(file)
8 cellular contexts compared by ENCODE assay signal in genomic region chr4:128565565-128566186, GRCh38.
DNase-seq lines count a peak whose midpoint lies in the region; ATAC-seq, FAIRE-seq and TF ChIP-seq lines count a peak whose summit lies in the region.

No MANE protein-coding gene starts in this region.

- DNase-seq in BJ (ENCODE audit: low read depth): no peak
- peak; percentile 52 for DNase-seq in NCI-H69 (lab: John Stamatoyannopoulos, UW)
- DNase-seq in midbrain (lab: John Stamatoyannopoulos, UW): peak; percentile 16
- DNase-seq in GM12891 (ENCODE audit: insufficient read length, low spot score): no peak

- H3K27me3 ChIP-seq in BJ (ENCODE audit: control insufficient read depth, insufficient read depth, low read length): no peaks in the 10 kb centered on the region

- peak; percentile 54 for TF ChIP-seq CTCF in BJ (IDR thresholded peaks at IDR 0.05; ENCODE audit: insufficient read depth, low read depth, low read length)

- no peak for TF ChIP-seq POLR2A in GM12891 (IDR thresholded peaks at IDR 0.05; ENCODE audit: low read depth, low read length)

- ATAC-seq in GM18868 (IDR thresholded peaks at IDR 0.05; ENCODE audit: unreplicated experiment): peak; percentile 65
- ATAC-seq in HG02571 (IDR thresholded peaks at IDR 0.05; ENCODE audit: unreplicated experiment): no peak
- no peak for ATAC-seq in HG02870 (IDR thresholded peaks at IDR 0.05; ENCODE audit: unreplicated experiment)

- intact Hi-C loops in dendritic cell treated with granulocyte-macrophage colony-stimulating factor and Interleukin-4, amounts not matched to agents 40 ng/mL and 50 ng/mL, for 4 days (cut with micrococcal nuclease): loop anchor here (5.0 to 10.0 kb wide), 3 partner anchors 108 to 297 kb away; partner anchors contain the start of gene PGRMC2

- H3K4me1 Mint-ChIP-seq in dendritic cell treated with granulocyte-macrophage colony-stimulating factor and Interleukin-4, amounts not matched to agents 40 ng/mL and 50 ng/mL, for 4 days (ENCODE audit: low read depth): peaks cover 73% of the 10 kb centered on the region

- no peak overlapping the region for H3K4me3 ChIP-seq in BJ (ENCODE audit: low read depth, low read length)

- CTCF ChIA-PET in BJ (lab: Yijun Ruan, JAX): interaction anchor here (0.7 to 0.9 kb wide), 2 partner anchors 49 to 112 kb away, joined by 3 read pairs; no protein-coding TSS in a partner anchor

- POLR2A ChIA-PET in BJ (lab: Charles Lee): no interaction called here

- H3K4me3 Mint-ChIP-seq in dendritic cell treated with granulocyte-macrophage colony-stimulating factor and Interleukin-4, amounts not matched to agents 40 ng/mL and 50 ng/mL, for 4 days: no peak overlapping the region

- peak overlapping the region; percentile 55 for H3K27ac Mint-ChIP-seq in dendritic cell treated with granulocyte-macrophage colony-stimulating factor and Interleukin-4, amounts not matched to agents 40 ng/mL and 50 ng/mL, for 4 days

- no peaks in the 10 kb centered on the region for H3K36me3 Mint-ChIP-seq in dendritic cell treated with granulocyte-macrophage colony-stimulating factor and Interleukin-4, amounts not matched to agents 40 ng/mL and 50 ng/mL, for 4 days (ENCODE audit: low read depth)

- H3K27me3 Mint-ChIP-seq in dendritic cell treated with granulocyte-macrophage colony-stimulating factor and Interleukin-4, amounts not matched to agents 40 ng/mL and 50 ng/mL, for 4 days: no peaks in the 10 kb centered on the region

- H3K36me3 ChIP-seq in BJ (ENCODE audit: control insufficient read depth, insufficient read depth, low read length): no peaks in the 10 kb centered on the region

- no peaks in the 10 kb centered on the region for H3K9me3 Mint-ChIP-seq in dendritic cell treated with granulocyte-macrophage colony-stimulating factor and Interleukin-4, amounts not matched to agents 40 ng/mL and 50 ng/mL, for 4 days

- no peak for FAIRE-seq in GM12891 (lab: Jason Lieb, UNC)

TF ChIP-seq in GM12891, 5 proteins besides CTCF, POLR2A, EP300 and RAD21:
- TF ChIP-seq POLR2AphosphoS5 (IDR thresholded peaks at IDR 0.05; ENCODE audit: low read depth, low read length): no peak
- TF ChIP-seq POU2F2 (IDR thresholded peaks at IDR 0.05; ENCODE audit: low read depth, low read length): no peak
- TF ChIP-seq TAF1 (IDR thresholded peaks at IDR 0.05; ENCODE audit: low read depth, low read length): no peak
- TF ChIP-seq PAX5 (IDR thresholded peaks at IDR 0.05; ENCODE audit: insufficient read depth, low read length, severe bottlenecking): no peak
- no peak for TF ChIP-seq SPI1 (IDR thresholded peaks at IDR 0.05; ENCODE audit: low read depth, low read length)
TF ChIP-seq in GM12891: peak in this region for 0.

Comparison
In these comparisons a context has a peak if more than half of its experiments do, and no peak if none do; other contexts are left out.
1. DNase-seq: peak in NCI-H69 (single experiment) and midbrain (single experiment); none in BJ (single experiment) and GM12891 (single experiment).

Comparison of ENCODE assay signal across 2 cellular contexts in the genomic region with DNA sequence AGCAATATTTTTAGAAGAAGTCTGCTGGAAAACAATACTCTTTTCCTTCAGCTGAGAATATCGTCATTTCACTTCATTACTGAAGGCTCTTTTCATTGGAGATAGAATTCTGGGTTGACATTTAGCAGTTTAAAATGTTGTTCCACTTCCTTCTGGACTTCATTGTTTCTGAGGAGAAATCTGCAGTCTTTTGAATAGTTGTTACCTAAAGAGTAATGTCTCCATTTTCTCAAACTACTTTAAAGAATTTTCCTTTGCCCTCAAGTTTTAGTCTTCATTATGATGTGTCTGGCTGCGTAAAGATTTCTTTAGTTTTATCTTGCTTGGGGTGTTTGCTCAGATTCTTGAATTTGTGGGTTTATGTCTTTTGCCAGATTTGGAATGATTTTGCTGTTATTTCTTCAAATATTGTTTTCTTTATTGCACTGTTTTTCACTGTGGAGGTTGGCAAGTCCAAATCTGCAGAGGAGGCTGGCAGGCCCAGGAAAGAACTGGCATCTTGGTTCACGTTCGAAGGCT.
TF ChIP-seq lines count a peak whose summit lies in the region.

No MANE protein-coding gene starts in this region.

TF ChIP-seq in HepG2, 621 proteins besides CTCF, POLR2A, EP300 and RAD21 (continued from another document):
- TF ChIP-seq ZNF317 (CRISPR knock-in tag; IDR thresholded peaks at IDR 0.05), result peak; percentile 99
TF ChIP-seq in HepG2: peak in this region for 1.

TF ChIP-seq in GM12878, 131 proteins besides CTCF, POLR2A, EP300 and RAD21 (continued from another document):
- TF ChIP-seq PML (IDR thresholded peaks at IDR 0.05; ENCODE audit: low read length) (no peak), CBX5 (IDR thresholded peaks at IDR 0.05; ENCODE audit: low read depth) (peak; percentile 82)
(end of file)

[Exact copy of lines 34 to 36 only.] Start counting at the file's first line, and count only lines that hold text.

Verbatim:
In these comparisons a context has a peak if more than half of its experiments do, and no peak if none do; other contexts are left out.
1. DNase-seq: peak in NCI-H69 (single experiment) and midbrain (single experiment); none in BJ (single experiment) and GM12891 (single experiment).

Comparison of ENCODE assay signal across 2 cellular contexts in the genomic region with DNA sequence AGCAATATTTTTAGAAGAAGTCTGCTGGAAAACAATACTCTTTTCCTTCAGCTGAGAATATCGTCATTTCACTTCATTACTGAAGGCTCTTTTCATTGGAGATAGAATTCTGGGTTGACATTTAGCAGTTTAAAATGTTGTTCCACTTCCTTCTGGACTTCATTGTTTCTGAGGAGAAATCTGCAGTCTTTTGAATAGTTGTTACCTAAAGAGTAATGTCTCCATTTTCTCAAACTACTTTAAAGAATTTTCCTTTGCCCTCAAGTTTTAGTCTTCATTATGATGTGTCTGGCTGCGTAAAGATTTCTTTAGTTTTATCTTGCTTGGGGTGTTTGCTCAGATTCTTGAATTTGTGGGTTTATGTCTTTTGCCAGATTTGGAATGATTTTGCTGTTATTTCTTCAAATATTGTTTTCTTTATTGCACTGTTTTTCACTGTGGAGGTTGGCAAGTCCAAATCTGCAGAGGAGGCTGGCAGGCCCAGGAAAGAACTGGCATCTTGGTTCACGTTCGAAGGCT.